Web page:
Tagline: “I must think of all women…”
This is a woman who donated some of her last bits of land for a village anganwadi school; who wants her son to complete MBBS and practice in the village; who encourages local women to learn a new form of vocational training by giving them stipends from her own money; thinks of them as her family; and worries night and day about how to keep the 700 BPL (Below Poverty Line) women in her village gainfully occupied. Rarely does one come across this kind of combination of energy, philanthropy, concern, intelligence, and sheer grit. She separated from her husband and has now been living on her own for 17 years. “My son and all these women are my family.”
Back in the mid 90s, she and other women from the village learnt to weave handloom sarees under a Block Development scheme. But she found that there was no market for handloom; the arena was saturated. The women felt discouraged. So Wazifa decided to do something different. She had heard of women in nearby areas managing to earn upto Rs 700-1,000 a week with zari work. In 1998, she organised zari training for the women on her own. They were skeptical, so she mortgaged some jewellery to give them a stipend of Rs 300 from her own pocket. 20 of them learnt, beginning a process that has flourished into a large workshop, and given employment to several women in Chatra.
Now Wazifa regularly goes to get orders and pick up samples from Barabazaar in Kolkata. The women embroider or add embellishments to sherwanis, kurtas, salwars, saris etc. and now, even to westernized gowns. Many work from their home, and some come to work in Wazifa’s workshop. The products they make may sell for up to Rs 20,000 in the market. In 2005, Wazifa and her co-workers showed their zari saris and salwar kurtas in the State Trade Fair on the invitation of the DRDC (District Rural Development Cell). She made contact with big buyers but did not then have the capacity to cater to them. In 2012, she also participated in the India International Trade Fair in Delhi. Wazifa has registered an NGO, Anusandhan, to organise vocational and other training programmes for the village women. They have worked with the artisanal training scheme for Micro, Small & Medium Enterprises Development for dress making, zari work, and embroidery. She has got ‘artisan cards’ made for 500 of the women who can now participate in exhibitions and get better access to loans.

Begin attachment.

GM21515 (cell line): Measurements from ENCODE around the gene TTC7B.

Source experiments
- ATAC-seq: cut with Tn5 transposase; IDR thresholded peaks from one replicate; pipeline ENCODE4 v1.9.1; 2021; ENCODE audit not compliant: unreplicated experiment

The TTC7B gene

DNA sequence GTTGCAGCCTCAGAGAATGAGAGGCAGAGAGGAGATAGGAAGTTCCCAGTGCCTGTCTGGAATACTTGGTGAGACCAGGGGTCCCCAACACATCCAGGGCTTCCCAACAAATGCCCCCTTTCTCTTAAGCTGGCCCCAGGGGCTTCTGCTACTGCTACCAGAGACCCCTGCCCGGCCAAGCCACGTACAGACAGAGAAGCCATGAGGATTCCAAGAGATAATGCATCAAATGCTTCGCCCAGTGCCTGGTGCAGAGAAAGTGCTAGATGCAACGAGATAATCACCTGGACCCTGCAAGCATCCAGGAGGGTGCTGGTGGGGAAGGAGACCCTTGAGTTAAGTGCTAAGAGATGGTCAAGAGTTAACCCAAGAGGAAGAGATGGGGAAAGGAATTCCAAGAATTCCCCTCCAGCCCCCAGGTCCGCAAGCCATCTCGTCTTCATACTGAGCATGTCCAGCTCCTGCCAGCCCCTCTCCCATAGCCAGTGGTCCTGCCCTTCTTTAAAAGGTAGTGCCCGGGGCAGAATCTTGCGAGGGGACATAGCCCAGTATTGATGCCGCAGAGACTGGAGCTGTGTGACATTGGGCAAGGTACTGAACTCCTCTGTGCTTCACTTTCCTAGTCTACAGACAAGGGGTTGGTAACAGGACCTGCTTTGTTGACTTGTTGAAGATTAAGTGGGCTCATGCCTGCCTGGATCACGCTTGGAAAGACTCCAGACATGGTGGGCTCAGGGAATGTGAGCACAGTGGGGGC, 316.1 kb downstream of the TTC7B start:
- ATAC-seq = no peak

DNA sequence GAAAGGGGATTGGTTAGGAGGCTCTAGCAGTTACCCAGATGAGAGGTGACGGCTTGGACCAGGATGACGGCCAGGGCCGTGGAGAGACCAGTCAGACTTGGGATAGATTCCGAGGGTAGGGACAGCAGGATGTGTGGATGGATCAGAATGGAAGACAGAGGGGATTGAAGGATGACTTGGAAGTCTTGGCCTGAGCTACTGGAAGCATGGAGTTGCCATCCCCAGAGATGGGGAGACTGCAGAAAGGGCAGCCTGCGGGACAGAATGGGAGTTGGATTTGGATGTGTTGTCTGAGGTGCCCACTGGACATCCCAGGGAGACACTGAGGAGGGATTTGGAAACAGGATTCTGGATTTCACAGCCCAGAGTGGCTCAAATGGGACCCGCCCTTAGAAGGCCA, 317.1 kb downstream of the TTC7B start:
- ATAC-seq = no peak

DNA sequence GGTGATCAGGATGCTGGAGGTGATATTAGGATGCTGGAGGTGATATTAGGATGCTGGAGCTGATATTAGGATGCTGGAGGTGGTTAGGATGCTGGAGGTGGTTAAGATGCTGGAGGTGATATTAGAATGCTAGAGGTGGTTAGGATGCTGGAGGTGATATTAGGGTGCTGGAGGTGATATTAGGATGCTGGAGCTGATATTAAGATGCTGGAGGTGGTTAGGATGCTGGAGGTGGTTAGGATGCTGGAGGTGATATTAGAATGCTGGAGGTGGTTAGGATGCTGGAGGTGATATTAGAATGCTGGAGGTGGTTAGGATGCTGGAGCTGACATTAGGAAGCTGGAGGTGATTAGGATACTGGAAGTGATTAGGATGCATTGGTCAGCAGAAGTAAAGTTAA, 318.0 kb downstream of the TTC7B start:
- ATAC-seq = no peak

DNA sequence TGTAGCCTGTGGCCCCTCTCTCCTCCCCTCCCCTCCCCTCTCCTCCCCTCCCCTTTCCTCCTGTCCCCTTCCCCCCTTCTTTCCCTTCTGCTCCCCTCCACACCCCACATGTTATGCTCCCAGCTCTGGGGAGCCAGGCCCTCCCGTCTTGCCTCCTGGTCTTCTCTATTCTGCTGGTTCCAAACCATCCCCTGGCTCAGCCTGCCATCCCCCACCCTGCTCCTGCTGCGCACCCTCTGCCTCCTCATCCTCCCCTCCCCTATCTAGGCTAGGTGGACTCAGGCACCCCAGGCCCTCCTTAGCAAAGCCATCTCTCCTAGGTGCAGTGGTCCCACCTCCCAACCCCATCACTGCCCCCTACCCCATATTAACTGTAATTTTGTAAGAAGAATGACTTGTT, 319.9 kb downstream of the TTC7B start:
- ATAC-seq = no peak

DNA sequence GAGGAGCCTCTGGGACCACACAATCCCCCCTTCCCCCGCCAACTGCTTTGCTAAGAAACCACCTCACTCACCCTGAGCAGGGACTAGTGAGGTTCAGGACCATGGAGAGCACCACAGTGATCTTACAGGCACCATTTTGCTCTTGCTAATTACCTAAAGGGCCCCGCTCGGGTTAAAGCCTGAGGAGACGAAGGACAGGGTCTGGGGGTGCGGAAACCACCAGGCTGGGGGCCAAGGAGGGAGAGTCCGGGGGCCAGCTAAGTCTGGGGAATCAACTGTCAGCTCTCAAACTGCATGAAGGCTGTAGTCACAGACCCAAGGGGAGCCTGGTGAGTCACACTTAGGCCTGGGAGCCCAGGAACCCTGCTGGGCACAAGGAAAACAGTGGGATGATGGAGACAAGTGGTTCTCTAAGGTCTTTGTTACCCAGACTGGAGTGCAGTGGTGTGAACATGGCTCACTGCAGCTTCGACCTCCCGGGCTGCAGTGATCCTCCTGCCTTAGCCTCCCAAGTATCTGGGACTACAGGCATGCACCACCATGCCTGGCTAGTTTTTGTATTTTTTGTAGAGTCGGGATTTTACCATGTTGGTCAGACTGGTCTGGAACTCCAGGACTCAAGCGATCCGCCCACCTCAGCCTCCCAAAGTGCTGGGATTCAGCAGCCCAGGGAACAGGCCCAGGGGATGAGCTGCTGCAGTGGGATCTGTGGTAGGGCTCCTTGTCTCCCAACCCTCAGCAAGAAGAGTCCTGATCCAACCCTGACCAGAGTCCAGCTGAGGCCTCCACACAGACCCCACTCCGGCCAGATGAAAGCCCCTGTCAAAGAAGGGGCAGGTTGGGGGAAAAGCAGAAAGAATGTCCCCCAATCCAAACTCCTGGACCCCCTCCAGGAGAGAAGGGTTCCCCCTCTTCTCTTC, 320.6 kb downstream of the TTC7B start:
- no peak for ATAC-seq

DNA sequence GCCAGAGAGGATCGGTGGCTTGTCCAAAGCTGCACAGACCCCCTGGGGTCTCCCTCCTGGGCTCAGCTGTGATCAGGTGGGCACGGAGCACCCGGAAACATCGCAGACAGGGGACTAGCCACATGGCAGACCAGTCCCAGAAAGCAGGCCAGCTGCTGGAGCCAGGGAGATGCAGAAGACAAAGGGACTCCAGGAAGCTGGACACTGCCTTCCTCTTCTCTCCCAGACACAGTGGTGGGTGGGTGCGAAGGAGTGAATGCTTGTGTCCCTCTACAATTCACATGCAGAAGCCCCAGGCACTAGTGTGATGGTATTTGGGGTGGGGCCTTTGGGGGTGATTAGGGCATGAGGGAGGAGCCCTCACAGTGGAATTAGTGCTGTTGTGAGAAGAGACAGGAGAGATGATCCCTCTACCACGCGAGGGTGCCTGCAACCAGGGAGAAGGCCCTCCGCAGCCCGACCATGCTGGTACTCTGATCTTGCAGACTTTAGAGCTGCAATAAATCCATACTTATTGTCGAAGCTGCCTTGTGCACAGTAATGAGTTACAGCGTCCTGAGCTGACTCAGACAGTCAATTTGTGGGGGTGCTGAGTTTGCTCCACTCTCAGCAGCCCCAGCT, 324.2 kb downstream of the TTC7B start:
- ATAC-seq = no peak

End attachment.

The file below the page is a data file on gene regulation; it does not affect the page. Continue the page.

She is a GPRP (Gram Panchayat Resource Person) for the Bamongachhe Gram Panchayat (Village Council), and has 65 groups of BPL women under her, adding up to about 700 women. And Wazifa, who did not have an opportunity to study beyond Class 10 in her childhood, has just finished a course in the accounts software, Tally.
Just as the ripple effects of Wazifa’s work spread out to embrace a large number of women, the relevance of the solar lamps in her life and work spread over a much larger sphere than her own home-cum-workshop. All the women workers of Chatra need the solar lamps during the frequent power failures. Wazifa would be the first to say that whatever benefits her family of co-workers, benefits her. She gets personal satisfaction from seeing the solar lamps being used in all the local houses, and under which her proteges work at night and “learn to stand on their own feet”. She herself has a bigger solar charging unit, which runs three large solar light panels in her workshop. In the late evening, after the garments are packed for the day, she sees her extended family off, each group of 5-6 women carrying a solar lamp to power their way through the mud paths.